A finance officer believes it is necessary to sell the mined assets abroad to avoid the adoption of crypto in internal payments.
Kirill Pronin, head of the Russian Central Bank (CBR)’s department of financial technologies, acknowledged the possibility of crypto mining legalization under certain conditions. A public acknowledgment like this makes a rare case, as the CBR continues to lead the battle against the efforts to legalize crypto in the country.
The executive expressed his views on mining at the Saint-Petersburg International Legal Forum on Wednesday, June 29. During the session, dedicated to cryptocurrencies, Pronin revealed that CBR doesn’t take the same kind of hardline position on mining as it does in the case of general crypto legalization:
“Despite the fact that we are speaking up consistently for the prohibition of cryptocurrencies’ turnover […] the discussion regarding mining’ legalization is possible.”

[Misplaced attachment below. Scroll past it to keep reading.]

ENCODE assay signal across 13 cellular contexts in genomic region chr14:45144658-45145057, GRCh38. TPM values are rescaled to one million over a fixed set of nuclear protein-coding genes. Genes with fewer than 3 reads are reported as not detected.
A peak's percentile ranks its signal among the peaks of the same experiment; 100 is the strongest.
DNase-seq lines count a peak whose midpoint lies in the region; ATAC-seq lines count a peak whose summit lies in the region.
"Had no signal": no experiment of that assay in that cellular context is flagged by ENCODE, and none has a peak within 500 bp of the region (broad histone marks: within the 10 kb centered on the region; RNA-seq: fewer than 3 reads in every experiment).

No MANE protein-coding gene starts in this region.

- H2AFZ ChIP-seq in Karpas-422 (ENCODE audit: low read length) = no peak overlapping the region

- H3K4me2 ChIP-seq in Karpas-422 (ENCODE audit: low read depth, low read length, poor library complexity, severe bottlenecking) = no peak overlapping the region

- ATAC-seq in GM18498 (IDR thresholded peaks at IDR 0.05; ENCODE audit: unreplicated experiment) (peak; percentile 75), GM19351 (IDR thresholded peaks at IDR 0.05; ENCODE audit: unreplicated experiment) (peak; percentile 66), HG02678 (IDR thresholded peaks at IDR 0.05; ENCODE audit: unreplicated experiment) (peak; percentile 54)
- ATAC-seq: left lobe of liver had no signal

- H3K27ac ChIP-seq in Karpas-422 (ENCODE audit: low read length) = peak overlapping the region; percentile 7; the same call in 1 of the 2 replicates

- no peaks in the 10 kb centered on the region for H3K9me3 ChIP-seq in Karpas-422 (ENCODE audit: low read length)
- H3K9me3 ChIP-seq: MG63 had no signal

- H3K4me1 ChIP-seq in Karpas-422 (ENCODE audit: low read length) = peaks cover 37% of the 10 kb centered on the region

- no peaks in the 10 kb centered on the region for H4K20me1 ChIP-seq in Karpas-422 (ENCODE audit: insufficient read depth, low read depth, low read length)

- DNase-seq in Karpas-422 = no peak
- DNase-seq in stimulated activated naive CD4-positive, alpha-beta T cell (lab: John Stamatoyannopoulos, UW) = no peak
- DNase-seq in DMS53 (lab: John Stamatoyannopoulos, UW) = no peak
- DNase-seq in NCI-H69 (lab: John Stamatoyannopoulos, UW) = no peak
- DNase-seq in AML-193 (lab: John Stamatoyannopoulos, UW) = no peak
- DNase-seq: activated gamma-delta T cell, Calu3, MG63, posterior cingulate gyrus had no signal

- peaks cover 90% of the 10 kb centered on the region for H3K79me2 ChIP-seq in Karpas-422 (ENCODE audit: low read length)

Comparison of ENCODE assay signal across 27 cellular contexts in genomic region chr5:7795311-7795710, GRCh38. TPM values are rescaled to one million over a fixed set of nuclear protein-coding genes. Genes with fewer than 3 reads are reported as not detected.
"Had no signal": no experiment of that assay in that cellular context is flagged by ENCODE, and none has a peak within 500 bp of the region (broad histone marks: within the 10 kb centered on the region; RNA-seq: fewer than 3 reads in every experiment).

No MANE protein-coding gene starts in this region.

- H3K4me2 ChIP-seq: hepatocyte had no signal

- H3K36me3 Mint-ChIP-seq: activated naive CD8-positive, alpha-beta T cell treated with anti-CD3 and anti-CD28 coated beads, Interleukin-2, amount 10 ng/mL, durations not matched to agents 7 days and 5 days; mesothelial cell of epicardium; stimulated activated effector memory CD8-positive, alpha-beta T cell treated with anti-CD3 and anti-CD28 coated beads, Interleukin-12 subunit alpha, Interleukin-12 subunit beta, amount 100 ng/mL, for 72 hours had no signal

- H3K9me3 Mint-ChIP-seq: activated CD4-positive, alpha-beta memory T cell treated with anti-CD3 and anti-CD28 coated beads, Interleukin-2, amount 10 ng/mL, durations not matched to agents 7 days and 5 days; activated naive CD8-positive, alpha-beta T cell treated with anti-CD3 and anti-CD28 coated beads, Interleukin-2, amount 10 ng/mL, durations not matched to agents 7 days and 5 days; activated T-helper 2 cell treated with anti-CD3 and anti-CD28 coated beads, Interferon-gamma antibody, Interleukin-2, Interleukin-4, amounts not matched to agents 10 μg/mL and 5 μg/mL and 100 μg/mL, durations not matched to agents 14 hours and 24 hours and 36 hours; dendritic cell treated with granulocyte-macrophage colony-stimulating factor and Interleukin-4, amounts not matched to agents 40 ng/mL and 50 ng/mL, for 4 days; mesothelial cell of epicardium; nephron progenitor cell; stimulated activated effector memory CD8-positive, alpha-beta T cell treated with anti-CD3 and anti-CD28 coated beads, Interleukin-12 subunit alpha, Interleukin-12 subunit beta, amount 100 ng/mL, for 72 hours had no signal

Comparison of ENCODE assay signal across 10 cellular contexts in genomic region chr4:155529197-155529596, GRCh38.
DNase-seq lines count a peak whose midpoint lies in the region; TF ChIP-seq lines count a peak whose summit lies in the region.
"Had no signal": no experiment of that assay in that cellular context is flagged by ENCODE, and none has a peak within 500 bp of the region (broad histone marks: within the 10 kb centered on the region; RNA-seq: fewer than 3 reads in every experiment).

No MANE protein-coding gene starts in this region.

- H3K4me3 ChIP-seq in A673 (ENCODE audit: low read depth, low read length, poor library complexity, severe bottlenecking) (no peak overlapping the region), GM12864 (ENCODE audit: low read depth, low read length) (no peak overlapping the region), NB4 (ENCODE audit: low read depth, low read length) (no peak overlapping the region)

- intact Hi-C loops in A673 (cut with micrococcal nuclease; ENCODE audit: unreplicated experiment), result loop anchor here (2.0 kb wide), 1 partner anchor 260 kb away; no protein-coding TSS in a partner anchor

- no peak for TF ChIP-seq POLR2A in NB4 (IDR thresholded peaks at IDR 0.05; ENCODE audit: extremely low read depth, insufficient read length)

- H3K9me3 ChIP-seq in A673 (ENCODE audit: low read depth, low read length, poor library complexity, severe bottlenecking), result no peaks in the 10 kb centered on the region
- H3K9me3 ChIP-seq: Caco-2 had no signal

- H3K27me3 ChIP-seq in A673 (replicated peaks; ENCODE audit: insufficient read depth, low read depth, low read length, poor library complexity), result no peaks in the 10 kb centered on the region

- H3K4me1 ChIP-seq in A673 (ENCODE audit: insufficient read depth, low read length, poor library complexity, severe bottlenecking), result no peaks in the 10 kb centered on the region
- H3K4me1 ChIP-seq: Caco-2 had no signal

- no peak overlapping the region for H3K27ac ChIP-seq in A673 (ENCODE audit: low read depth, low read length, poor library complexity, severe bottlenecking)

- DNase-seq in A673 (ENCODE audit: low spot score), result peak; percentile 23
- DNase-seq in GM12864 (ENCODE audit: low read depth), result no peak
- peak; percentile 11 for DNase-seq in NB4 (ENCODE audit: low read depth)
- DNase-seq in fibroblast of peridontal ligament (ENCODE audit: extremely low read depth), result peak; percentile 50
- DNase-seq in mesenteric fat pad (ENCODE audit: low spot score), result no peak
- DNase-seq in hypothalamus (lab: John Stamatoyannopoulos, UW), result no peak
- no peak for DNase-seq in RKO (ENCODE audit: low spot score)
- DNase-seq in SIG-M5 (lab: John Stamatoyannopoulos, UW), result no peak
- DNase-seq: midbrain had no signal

However, Pronin named several conditions that, according to him, make this discussion possible. He insisted that the mined assets should be sold strictly abroad and in exchange for fiat money:
“Ultimately, we must say that there should be an export of these mining services, and the mining business shouldn’t lead to accumulation of cryptocurrency in the country, so there won’t be a motivation for a further usage in the internal payments.”
In a kind of personal reenactment of the ongoing battle for crypto between the CBR and the Ministry of Finance, the latter’s head of the department of financial policy Ivan Chebeskov vocally disagreed with Pronin and reminded him that there are notable challenges for Russian miners who would sell their crypto abroad these days.
Responding to that, Pronin stated that there are no problems with accumulating the mined wealth on the public blockchains and selling it with their help.
In May 2022, the fresh draft of the law “On Mining in the Russian Federation” appeared in the database of the lower chamber of the Russian parliament. The latest version spares the mining operators from the obligation to register in a special registry and sweeps away the earlier proposed one-year tax amnesty.